Karen Gunderson

GERARD McCARTHY: Art in America : Karen Gunderson At Artists Space: September 2006

This modest exhibition titled “Mountains and Constellation,” featured four large all-black paintings by Karen Gunderson that conjure vast landscapes and celestial vistas through the deft working of the surface texture alone. Over the past 18 years the Wisconsin –born New York artist has perfected a technique whereby pictorial illusions result form white light reflected off the raised edges of varied brushstrokes. Contrasting brushstrokes appear as fine white lines combed into the black. The recent oil-on-linen works were installed on three walls painted dark gray. Above each painting a single spotlight illuminated shifts in direction of meticulously arranged wide and narrow brushstrokes: they form intricate lines capable of conveying refined imagery.

Following her earlier series of black monochromes of sunflowers and portraits of kings, Gunderson’s recent images are difficult to discern at first. The constellation painting, Danish Rescue: Copenhagen, Denmark, North 10/1/1943 (2004) features small circular patches in which the raised lines formed by tiny brushstrokes reflect brilliant light. A pale nebula is thus visible surrounding the larger, dense patches, while a band of soft light traversing the lower half of the composition lends a sense of curvature to this seemingly infinite space. The high horizon lines in the mountain scenes are particularly helpful in leading the viewer into the vast spaces of the compositions. Over 6 feet high, First Steps-Shangri La (2005) is a bird’s-eye view of a series of Himalayan valleys. Mountain peaks shine in the distance. At the center of the canvas, diagonal ridges of paint coalesce in highly reflective triangular shape that hints at the glassy surface of a lake. Glistening brushstrokes above this area indicate a trail snaking through the valleys.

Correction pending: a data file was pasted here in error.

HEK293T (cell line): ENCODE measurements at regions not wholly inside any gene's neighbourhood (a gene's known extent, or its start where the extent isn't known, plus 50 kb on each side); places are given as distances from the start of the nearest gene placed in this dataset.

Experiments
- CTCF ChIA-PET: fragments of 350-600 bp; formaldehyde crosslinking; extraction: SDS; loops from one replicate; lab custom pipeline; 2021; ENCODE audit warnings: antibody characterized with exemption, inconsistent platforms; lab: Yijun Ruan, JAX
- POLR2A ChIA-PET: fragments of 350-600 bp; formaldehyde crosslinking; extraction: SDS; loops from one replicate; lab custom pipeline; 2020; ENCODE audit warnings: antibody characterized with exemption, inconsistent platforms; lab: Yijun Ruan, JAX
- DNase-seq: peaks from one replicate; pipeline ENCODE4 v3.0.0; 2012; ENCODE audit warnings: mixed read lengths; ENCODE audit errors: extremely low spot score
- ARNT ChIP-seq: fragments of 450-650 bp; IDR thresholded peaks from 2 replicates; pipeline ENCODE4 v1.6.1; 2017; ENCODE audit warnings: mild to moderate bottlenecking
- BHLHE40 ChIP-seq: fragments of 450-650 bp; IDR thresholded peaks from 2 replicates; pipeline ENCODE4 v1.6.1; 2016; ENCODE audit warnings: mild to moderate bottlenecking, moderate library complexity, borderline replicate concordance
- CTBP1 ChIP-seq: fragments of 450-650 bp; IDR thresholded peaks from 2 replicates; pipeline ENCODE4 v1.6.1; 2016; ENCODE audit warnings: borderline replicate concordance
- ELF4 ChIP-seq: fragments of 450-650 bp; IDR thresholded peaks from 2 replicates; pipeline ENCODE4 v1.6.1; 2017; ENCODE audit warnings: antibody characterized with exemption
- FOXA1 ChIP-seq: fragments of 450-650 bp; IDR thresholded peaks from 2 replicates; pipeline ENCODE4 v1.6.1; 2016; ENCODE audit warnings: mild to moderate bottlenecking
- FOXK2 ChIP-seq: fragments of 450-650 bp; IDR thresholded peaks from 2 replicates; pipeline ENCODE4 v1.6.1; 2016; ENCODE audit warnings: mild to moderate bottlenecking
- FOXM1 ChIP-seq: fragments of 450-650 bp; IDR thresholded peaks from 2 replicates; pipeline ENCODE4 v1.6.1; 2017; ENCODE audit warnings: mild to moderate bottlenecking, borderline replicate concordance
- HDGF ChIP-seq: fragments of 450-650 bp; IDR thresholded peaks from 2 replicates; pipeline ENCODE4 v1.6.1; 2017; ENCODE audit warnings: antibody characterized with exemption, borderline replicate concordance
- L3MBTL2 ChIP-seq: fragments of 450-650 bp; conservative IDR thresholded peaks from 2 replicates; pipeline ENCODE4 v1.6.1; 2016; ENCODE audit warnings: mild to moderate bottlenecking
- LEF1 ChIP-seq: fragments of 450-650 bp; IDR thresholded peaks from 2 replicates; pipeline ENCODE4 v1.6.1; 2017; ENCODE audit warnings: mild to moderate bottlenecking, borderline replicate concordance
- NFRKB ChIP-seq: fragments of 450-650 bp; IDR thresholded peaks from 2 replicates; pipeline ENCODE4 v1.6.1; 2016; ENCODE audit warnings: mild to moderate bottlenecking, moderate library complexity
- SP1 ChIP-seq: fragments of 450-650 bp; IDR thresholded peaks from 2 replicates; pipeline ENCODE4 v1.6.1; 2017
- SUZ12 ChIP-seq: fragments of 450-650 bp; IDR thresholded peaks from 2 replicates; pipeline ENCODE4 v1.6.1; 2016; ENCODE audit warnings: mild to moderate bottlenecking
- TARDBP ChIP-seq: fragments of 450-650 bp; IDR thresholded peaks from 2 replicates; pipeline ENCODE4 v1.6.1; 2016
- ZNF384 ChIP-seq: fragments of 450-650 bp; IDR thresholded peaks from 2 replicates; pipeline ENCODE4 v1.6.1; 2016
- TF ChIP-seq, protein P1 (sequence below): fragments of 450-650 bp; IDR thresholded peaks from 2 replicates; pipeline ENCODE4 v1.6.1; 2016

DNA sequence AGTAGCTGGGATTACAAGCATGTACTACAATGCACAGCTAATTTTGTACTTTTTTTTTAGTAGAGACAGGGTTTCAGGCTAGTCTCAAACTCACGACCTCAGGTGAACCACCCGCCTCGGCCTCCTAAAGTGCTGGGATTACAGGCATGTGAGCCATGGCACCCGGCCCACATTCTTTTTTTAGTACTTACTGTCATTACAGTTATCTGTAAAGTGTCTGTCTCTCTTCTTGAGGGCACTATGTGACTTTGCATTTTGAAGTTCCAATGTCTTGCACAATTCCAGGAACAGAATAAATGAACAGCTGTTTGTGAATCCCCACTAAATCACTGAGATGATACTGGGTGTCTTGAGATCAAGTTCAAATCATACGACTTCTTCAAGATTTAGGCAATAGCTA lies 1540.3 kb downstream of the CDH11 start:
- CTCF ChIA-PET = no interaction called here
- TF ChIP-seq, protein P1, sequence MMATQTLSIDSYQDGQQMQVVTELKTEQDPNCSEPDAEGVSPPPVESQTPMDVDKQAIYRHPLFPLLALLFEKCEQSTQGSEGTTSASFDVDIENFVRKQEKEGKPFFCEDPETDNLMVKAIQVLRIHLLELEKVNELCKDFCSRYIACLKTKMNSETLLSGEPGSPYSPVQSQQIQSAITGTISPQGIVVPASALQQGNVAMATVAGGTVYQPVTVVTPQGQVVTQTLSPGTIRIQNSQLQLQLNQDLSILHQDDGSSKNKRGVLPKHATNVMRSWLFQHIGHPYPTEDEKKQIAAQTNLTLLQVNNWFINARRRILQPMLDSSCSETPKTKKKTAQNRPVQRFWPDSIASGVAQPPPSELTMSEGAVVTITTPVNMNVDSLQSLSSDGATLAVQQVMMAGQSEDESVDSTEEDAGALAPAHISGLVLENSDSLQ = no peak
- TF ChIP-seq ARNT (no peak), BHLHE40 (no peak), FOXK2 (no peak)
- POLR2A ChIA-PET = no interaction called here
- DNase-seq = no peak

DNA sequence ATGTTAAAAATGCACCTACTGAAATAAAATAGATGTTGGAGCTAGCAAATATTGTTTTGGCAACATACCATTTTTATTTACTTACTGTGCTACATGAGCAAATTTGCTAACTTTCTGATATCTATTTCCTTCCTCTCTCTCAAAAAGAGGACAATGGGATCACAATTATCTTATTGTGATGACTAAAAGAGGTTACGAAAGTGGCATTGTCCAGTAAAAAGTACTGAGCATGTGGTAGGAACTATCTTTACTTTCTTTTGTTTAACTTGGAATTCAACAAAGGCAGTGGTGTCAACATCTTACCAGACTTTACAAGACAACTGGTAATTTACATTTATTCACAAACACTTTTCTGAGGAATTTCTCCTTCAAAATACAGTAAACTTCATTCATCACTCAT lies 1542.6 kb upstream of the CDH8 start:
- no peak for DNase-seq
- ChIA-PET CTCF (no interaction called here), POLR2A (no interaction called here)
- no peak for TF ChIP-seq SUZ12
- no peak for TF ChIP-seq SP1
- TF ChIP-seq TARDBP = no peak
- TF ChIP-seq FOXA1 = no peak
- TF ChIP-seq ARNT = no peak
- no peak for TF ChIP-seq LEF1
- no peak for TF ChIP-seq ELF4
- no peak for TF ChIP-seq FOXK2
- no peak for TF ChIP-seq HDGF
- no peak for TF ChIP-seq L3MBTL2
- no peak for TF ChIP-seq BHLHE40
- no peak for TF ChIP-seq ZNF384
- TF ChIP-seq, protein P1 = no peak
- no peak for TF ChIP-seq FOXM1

In Everest from Kala Patar (2005), The eye is drawn into the space of a panoramic mountain scene. Overlapping groups of curved lines rising above the horizon effectively denote a bulbous mass of clouds. As the viewer moves, the shadows shift and the climatic conditions of the pictured scene change while highlights are muted and light fills previously shadowed nooks. This and all of Gunderson’s evocative works on view here demand the interaction of the viewer in recognizing the images. The surprising effects of the raised lines and shallow furrows serve as reminders that as much as light illuminates the world, it is shadow that gives it form.